The Railroad Photographs of Alfred A. Hart, Artist

Meade  Kibby 1996  231 page

If you are a faithful reader of the Heirloom or even an infrequent reader, you have seen Alfred A. Hart photographs and stereographs.  They are a marvelous source of mid 19th century Donner Summit and railroad images.

If you like paging through historic photographs then you’ll like this book.  It has hundreds of photographs taken in the 1860’s and 70’s.  Since most are small you’ll also be enticed to look up larger versions in the many online sources (many are listed in the appendix).  Looking at enlarged versions will make detail visible which enhance their historical interest and importance.  Viewed as stereographs in a proper viewer, given the original intended 3d view of the photographs, and you’ll be even happier.

Alfred A. Hart took 364 photographs of the construction of the transcontinental railroad from 1864 to 1869 when the railroad was completed.  Those photographs were then published over and over, many times with other photographers’ names.

Hart was originally a portrait and panorama painter.  In 1857 he turned to photography and by 1863 he was in California in La Porte (now Plumas Co.) plying his new trade.   In 1865 he became the official photographer of the CPRR.  His initial photographs were used as public relations and to help bond sales, which was how the CPRR got paid for miles of track laid.

Many of Hart’s first photographs, and later ones not chosen by the CPRR, were sold by Lawrence and Houseworth.  Most of the negatives were retained by the CPRR which later allowed others to reprint them.  Hence many of Alfred Hart’s scenes have others’ names on them. In particular, Carleton Watkins republished many Hart photos as his own.  The CPRR retained rights to the negatives although they were never copyrighted. In 1906 they were all destroyed in San Francisco.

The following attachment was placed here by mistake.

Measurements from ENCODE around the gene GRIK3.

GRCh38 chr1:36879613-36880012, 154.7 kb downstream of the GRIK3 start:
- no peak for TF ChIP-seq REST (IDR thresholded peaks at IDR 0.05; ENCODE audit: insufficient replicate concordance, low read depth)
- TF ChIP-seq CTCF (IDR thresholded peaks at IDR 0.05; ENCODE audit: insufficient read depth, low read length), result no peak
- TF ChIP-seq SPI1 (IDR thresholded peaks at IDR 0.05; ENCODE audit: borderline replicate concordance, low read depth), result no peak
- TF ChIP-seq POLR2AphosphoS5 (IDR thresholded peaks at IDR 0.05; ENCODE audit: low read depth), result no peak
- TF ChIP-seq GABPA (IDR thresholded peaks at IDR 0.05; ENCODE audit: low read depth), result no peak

After working for the CPRR, Hart became an author, inventor, photographic materials supplier, and painter.  In 1872 he was back in California being presented with the gold medal in portraiture at the State Fair.  In 1874 he was in New York selling photographic materials.  In 1880 he was again back in California doing portraits and landscapes, In 1881 he was in New York patenting an invention and working as an artist.  In 1907 he came back to California to Alameda and he died there in 1908 at age 92.  His body was donated to U.C. Berkeley for dissection.

In addition to the photographs the book also has some history of the railroad, two indices of photographs sorted by number and distance from Sacramento, an article about Alfred A. Hart giving some more background, information about cameras and film processing, and some pages from his book, A Traveler’s Own Book.

The Railroad Photographs… is available on the internet.

Be sure to see our Then/Now web pages.  Art Clark has spent a lot of time with A.A. Hart’s photographs, developing many Then & Now’s that morph from the original Hart scenes to the save views today, and back.

Alfred A. Hart the Artist
Unless you are a railroad aficionado or an historian you have probably never heard of A.A. Hart.  He is unknown beside many other 19th century photographers like Muybridge, Brady, or Russell.  He is also unknown beside modern photographic artists too like Ansel Adams.  That’s a shame because Hart’s subjects and eye for composition and detail have left a remarkable body of work.  His contemporaries also valued his photographic work.  He received first prize at the California State Fair in 1869 for the best uncoloured [sic] photograph and it was his photographs, exhibited by Lawrence and Houseworth, that won the bronze medal at the Paris Exhibition of 1867.  This was the first international recognition of Western landscape photography (pg 73 “Alfred Hart: Photographer of the Central Pacific Railroad” by Glenn G. Willumson).